The only reason to go to atp is if you need the funding. Speed and cost are both better in part 61 mom and pop assuming you're motivated (yes I'm aware atp is 61)

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dino87
01-23-2019, 11:53 AM
ATP is expensive and may not be any quicker.

Find a school that has a full time instructor, (or multiple full time instructors). If you have the money and are ready to go then they should be willing to fly with you every day or multiple times in a day. Ask their opinion for online ground courses and have him fill in the areas needed. Realistically, try to fly at least 3 times a week, more if you can. No reason you canít be finished with your Private in 2 months. Instrument in another 2 months. Build time over the next couple of months and have the Commercial completed in 4 Ė 6 months. Get your CFI and teach full time. Full time instructors can average 80 flight hours per month. Within 2 years you can be applying for a Regional Airline job.

Recommendation to save cost in the long run: buy a good used plane. After your training you can probably sell it for the same if not more than what you paid for it.

dino87
01-24-2019, 10:18 AM
https://flyblueridgeaviation.com/
Blue Ridge Aviation now offers a training program to make your dream a reality. Here are the specifics:

$45,000 covers the entire program; Private Pilot License through Multi-Engine Commercial and CFI (Flight Instructor)
All training materials and books are included
Pilot headset included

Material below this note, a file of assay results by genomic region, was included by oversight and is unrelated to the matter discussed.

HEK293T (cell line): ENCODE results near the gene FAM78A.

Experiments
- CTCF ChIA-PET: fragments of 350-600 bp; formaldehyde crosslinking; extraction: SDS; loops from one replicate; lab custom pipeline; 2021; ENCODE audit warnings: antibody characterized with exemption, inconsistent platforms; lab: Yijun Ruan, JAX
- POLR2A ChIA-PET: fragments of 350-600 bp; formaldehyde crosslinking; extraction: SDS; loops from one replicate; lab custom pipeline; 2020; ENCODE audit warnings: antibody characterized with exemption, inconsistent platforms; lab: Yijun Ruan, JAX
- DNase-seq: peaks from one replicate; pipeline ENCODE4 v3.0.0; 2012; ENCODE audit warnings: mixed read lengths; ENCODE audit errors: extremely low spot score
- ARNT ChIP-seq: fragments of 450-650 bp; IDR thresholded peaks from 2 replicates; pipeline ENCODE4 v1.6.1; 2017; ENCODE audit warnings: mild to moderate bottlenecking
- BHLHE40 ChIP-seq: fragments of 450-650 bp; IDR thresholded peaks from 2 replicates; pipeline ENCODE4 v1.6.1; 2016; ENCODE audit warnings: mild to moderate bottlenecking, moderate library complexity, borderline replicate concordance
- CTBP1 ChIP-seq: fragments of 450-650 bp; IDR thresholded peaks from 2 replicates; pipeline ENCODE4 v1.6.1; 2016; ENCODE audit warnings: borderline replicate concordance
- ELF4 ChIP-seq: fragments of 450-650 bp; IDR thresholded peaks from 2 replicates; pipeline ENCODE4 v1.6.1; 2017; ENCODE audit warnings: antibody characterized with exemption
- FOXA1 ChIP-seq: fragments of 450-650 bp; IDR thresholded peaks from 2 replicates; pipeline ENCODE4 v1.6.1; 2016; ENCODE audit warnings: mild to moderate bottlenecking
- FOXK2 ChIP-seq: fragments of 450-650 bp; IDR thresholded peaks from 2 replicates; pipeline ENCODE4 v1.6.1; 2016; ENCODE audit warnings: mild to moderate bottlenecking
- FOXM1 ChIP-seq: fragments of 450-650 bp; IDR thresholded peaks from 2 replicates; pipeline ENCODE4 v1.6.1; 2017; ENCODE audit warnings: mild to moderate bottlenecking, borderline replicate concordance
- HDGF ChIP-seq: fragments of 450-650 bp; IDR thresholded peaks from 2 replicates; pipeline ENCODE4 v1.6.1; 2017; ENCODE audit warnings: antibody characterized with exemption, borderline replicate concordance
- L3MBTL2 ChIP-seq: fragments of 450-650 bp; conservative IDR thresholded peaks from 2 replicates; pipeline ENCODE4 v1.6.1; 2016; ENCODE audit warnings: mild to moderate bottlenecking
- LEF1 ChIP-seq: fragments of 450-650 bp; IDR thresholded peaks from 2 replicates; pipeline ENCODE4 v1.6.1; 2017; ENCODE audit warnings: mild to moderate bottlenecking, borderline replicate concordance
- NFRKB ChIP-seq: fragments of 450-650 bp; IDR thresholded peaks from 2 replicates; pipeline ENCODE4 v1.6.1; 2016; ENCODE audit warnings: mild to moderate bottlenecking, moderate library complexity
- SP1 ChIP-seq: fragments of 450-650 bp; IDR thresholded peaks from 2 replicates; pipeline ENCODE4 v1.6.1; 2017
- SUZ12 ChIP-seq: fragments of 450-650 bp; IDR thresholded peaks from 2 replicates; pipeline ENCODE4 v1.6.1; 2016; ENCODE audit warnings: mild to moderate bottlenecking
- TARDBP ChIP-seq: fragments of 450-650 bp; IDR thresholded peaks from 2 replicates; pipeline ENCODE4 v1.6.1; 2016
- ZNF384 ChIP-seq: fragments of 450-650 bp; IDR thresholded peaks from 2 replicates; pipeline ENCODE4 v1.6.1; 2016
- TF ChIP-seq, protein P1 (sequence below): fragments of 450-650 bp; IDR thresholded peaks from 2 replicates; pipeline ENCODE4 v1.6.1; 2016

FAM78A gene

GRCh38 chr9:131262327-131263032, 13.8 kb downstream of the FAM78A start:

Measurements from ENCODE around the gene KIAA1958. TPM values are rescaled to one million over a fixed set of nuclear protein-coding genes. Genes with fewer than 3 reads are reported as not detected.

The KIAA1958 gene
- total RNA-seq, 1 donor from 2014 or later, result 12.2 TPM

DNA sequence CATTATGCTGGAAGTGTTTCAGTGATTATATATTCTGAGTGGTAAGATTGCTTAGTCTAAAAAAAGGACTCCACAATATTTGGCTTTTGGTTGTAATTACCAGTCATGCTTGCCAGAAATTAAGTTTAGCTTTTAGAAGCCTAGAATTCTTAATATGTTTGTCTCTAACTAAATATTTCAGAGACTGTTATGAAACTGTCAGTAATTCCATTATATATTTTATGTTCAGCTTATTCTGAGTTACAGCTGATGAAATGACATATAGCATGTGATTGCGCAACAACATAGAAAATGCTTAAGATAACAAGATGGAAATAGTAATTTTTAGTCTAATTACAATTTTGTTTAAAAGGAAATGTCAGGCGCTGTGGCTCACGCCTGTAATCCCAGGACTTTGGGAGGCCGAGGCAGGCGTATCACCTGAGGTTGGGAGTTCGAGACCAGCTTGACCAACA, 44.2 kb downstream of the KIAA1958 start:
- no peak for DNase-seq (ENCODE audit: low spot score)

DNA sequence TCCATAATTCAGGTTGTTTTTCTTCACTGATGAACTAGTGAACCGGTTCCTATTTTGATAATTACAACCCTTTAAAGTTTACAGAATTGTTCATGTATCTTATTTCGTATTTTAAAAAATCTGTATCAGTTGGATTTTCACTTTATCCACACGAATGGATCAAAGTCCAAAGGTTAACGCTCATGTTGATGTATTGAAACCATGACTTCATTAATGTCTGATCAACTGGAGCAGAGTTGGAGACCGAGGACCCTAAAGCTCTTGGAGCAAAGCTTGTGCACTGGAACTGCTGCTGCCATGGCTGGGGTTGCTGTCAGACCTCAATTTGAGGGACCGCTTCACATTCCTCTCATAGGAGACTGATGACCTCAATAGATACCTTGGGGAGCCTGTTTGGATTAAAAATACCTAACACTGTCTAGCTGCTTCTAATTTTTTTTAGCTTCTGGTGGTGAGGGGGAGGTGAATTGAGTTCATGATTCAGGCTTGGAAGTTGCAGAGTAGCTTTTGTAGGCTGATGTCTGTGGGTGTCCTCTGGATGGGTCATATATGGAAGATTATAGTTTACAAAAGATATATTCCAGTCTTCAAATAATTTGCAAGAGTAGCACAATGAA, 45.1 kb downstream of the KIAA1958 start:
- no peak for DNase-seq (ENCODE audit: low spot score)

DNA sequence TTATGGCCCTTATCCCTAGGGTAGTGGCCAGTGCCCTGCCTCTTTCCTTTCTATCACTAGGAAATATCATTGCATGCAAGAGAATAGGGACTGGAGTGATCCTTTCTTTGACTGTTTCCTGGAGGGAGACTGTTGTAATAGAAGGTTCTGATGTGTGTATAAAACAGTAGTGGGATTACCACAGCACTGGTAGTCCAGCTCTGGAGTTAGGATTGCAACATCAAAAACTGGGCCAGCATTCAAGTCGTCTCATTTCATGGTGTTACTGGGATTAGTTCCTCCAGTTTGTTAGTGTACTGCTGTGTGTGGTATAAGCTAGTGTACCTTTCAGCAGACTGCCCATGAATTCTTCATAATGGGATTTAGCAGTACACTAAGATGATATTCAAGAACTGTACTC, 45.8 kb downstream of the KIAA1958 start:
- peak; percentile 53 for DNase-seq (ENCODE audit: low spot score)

Average completion time is six months

Excargodog
01-24-2019, 12:20 PM
PS. I have some college credits, but didn't finish my degree. I guess I can finish online. Would it be hard getting a job with an airline without a degree?

A regional? No. Piece of cake. Get your ATP mins, avoid DUIs and speeding tickets and their recruiters will be on you like stink on.....

A lower tier major? You can do it but you’ll be at a slight disadvantage to those who have one. Even a two year degree would help though. Although some may prefer you without a four year degree since it rather dramatically decreases the likelihood of losing you to a top tier place that pays better.

A legacy or top tier major? Not impossible, maybe 3-4% of their pilots DON’T have degrees. That may change by the time you get the numbers to be otherwise competitive, but I doubt if it will change much.

You really have to ask yourself if you want to compete for ALL the legacy jobs, or maybe - at best - 10% of them.

It shouldn’t be a hard choice.

JayMahon
02-05-2019, 05:49 AM
https://flyblueridgeaviation.com/
Blue Ridge Aviation now offers a training program to make your dream a reality. Here are the specifics:

$45,000 covers the entire program; Private Pilot License through Multi-Engine Commercial and CFI (Flight Instructor)
All training materials and books are included
Pilot headset included
Average completion time is six months

Yeah, I've met the head cfi/owner of this school. Professional, solid pilot. That program can run as fast as you'd like it to. They have multiple CFIs, all with good experience.

Macchi30
02-05-2019, 02:22 PM
So i was in the exact same situation as you a year ago. I was seriously considering ATP. But, I ended up just staying at my local small school. My thoughts over the past year

Small school:
Pros

-I saved about $15,000
-guaranteed CFI job (with medical and dental benefits)
-small school vibe, they actually seem to care about my progression

Negatives:
-slow. What I could have done in 6-7 months at ATP took me a year
-Our fleet isnít as big as our demand for airplanes. So when an airplane goes into maintenance it messes up a lot of bookings

so I donít really know. Sometimes I wish I did ATP because I would have finished a lot sooner. But at the same time, my school has some students who had previously been at ATP and most have horror stories

msmarchin
03-26-2019, 07:43 AM
So i was in the exact same situation as you a year ago. I was seriously considering ATP. But, I ended up just staying at my local small school. My thoughts over the past year

Small school:
Pros

-I saved about $15,000
-guaranteed CFI job (with medical and dental benefits)